Businesses stand to gain, don't debate
From Missouri Digital News: https://mdn.org
MDN Menu

MDN Home

Journalist's Creed

Print

MDN Help

MDN.ORG: Missouri Digital News
MDN Menu

MDN Home

Journalist's Creed

Print

MDN Help

MDN.ORG Mo. Digital News Missouri Digital News MDN.ORG: Mo. Digital News MDN.ORG: Missouri Digital News
Lobbyist Money Help  

Businesses stand to gain, don't debate

Date: March 4, 2009
By: Theo Keith
State Capitol Bureau
Links: SB 392, SB 367

Intro: A bill that would cut businesses' taxes and cost the state an estimated $100 million in the first year came and went Wednesday during a Senate committee hearing without debate, not even from businesses.

Theo Keith has more from Jefferson City. 

RunTime:0:39
OutCue: SOC
It took the Senate Ways and Means Committee only five minutes to debate phasing out the state corporate income tax but it took no action.
 
The bills are sponsored by GOP Senators Charlie Shields of St. Joseph and Luann Ridgeway of Smithville.
 
Shields says eliminating a tax on businesses will help the entire economy.

Actuality:  SHIELDS.WAV
Run Time: 00:13
Description: "No corporation ever paid a tax. It either comes from the customers, comes from the shareholders or it comes from the employees. And this is one way to get past that, get jobs moving in this state, and I think it sends the right message to businesses that want to locate in Missouri."

Opponents of the bill said businesses need to pay their share for necessary state services.

From the State Capitol, I'm Theo Keith.


Intro: A proposed bill to give businesses a $100 million tax break in the first year alone received little debate in a Senate committee hearing Wednesday.

Theo Keith has more from Jefferson City. 

RunTime:0:43
OutCue: SOC

The Senate Ways and Means Committee heard about five minutes of testimony from supporters and opponents of two bills to phase out the corporate income tax over the next few years.

Smithville Republican Senator Luann Ridgeway sponsors one of the two bills. 

She says when businesses keep their profits, it spurs the economy.

Actuality:  RIDGE.WAV
Run Time: 00:09
Description: "One of the things that I know is that a vacuum can't exist in nature and it should exist - and it can't exist - in government. That money will go somewhere. It needs to go back to the job producers in this state."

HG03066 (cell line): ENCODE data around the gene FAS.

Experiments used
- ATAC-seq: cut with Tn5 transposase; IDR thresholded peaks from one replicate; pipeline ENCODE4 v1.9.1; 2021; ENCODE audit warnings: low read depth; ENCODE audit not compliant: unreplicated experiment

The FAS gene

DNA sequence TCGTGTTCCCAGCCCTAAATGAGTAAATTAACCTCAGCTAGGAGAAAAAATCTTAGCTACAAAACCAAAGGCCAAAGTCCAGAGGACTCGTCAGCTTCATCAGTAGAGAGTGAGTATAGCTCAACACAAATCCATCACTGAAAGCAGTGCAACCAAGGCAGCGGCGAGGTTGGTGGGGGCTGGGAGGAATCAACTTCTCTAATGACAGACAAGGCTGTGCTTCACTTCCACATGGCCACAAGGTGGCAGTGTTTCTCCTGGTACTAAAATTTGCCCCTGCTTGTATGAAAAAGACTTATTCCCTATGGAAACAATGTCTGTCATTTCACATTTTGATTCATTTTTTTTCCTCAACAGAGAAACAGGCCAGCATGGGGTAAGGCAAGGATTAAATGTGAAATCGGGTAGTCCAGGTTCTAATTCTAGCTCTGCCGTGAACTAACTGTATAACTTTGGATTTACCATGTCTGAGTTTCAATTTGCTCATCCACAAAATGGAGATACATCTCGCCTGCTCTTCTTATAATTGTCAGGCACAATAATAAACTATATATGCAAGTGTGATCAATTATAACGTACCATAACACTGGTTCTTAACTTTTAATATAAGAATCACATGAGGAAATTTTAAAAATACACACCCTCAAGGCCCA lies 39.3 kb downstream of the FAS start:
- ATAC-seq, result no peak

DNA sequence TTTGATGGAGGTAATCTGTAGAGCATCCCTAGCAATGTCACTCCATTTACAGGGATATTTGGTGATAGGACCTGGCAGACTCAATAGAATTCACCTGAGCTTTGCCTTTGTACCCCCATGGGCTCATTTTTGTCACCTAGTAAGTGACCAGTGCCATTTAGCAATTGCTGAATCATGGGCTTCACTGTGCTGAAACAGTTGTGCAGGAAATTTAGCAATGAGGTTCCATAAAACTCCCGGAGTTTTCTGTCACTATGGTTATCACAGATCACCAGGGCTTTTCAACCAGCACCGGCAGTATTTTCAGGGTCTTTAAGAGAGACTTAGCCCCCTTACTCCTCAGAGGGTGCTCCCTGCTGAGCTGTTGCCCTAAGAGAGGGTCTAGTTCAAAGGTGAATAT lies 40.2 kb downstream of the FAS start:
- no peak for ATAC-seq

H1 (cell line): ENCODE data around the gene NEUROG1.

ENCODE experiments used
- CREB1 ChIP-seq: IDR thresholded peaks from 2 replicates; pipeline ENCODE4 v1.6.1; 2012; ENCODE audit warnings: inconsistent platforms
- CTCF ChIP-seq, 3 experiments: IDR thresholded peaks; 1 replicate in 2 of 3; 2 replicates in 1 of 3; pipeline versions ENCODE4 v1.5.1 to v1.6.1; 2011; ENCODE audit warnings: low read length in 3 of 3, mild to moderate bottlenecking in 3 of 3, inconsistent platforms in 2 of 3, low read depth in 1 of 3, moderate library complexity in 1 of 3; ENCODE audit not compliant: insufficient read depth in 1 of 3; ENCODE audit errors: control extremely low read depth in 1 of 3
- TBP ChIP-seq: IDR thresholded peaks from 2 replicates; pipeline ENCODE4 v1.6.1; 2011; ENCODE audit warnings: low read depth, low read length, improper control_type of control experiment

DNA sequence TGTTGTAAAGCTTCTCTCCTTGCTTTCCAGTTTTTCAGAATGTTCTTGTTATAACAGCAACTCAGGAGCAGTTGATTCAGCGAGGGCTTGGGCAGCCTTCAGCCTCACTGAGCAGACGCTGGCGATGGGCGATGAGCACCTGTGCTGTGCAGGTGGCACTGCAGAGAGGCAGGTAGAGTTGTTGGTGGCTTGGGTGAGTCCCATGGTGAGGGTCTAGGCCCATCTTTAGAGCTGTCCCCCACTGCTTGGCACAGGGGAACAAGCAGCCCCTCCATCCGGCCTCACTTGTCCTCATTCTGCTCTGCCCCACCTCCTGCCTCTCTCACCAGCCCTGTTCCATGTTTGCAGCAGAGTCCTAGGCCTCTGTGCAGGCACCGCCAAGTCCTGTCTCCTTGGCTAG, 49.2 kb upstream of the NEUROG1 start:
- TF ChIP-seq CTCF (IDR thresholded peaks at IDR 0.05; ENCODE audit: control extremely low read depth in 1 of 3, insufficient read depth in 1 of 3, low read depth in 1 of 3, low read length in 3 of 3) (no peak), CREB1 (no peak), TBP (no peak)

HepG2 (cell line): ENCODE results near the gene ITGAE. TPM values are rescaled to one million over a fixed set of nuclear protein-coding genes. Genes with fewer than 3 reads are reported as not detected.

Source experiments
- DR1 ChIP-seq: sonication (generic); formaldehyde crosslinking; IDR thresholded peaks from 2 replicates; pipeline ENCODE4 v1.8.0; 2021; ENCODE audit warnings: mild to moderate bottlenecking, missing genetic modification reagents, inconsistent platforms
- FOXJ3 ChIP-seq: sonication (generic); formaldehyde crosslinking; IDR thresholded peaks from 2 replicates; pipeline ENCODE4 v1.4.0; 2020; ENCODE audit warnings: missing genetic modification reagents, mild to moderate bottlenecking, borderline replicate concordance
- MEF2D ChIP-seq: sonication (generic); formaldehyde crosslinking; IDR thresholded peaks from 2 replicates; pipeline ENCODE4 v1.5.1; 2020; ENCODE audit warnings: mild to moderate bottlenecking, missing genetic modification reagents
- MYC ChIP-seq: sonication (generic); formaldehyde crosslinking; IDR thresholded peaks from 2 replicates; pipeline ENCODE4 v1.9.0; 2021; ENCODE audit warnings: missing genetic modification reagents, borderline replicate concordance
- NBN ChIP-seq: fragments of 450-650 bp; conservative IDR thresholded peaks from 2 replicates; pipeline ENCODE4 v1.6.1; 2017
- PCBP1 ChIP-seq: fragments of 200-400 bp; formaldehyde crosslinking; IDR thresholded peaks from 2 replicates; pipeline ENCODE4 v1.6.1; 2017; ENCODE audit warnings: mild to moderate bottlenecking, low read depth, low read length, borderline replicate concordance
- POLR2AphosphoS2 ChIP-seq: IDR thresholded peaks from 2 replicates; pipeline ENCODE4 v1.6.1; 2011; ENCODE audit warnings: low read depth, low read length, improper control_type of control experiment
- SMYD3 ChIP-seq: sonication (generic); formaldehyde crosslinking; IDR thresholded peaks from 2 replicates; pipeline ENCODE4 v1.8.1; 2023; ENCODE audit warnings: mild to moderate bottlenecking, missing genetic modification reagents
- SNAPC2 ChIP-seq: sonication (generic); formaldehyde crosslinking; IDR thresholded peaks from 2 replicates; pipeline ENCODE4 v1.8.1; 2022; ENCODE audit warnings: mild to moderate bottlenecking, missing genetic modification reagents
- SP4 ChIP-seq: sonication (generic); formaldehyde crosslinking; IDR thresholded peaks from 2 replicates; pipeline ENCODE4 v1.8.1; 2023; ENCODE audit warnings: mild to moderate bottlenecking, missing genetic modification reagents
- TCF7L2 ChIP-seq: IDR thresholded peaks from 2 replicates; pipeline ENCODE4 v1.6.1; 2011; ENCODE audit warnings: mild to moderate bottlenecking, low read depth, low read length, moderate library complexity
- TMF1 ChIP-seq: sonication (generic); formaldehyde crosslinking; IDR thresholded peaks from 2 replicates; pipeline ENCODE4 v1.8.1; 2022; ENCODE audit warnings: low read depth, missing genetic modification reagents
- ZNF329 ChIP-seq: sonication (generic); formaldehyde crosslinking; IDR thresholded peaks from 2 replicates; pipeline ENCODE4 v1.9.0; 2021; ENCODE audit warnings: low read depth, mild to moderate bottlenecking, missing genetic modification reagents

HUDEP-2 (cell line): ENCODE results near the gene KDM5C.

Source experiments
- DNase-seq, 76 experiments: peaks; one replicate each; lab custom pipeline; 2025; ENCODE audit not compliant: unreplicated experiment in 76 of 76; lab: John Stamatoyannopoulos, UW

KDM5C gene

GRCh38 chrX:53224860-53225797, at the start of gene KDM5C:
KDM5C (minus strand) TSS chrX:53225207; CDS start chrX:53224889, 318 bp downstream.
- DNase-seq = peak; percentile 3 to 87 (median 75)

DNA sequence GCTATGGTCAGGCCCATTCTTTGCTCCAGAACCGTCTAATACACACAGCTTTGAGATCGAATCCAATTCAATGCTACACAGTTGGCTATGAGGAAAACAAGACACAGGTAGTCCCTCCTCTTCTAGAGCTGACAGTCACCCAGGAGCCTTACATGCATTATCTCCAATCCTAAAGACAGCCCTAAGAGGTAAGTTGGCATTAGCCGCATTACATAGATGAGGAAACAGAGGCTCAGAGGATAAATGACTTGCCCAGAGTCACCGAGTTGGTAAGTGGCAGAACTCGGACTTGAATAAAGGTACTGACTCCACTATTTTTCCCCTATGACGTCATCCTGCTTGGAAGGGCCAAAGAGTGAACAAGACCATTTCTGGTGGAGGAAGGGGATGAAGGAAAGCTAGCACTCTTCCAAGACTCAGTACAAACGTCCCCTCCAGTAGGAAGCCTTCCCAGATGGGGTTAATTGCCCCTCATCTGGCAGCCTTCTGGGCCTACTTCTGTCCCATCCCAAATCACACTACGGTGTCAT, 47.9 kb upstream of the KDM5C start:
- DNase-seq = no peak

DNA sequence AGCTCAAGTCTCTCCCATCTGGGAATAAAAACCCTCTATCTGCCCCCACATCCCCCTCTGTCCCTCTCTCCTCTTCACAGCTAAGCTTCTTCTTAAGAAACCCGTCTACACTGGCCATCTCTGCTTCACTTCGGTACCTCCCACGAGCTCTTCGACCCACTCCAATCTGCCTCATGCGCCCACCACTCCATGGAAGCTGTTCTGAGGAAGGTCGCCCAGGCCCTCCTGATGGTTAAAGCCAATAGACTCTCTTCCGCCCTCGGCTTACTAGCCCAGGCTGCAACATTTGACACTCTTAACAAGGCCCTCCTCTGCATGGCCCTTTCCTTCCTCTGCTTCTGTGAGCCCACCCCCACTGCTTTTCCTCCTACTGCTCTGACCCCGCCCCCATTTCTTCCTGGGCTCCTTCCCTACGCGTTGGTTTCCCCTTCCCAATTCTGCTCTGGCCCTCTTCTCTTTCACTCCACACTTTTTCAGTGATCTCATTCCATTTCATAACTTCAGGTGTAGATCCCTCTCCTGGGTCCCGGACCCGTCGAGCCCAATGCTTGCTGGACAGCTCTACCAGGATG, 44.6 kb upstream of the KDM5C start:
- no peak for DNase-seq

GOP Senator Charlie Shields sponsors the second measure.

Opponents say businesses need to pay for state services, such as education, which they say leads to a skilled workforce.

The committee didn't take any action on the bill.

From the State Capitol, I'm Theo Keith.


Intro: The business community says eliminating Missouri's corporate income tax, which would cost the state an estimated $100 million in the first year, would bring more jobs to the state.

Theo Keith has more from Jefferson City.

RunTime:1:27
OutCue: SOC

Missouri Chamber of Commerce Taxation Director Tracy King says cutting the tax will provide an incentive for businesses to stay in Missouri and others to move to the state.

King says Missouri will eventually regain those dollars lost by getting rid of taxes.

Actuality:  KING10.WAV
Run Time: 00:12
Description: "If you ultimately bring more business into the state, which that hires more employees, those people work, they pay more income tax, they have more money, they spend more money - their sales tax and property taxes in the state."

King says Tennessee doesn't have a corporate income tax, and businesses from high-tax states are relocating there.
 
The Missouri National Education Association opposes the two measures to cut the tax.
 
According to its spokesperson Otto Fajen, businesses actually benefit from paying the tax because state services help them over time.
 
He says education leads to a skilled workforce, which makes businesses more productive.
 
Fajen told the Senate Ways and Means Committee that businesses who make larger profits should pay more for necessary state services, such as education.
 
Actuality:  FAJEN.WAV
Run Time: 00:10
Description: "There are a lot of public investments that are made and we believe that people should pay based upon their ability to pay. There are a lot of benefits to corporations for that public investment."
 
Two Republican senators, Charlie Shields of St. Joseph and Smithville's Luann Ridgeway, have sponsored similar bills that would phase out the business tax in the next few years.
 
The committee didn't take any action on the bill.
 
From the State Capitol, I'm Theo Keith.